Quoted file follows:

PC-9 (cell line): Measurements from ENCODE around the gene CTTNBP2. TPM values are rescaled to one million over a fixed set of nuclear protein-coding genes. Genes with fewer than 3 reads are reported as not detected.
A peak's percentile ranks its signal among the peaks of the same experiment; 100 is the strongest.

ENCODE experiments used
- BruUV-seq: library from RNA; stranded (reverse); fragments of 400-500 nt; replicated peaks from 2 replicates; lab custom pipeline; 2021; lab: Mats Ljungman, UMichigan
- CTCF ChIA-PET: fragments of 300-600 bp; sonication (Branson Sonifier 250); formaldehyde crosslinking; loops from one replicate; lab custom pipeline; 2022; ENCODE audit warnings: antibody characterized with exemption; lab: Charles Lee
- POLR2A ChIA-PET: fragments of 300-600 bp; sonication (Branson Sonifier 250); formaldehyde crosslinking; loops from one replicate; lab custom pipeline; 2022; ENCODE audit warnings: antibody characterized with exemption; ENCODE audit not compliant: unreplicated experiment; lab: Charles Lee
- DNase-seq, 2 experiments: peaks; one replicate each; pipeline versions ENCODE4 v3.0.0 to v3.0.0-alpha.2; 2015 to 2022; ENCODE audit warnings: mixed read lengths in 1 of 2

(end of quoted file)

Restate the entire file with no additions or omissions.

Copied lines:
PC-9 (cell line): Measurements from ENCODE around the gene CTTNBP2. TPM values are rescaled to one million over a fixed set of nuclear protein-coding genes. Genes with fewer than 3 reads are reported as not detected.
A peak's percentile ranks its signal among the peaks of the same experiment; 100 is the strongest.

ENCODE experiments used
- BruUV-seq: library from RNA; stranded (reverse); fragments of 400-500 nt; replicated peaks from 2 replicates; lab custom pipeline; 2021; lab: Mats Ljungman, UMichigan
- CTCF ChIA-PET: fragments of 300-600 bp; sonication (Branson Sonifier 250); formaldehyde crosslinking; loops from one replicate; lab custom pipeline; 2022; ENCODE audit warnings: antibody characterized with exemption; lab: Charles Lee
- POLR2A ChIA-PET: fragments of 300-600 bp; sonication (Branson Sonifier 250); formaldehyde crosslinking; loops from one replicate; lab custom pipeline; 2022; ENCODE audit warnings: antibody characterized with exemption; ENCODE audit not compliant: unreplicated experiment; lab: Charles Lee
- DNase-seq, 2 experiments: peaks; one replicate each; pipeline versions ENCODE4 v3.0.0 to v3.0.0-alpha.2; 2015 to 2022; ENCODE audit warnings: mixed read lengths in 1 of 2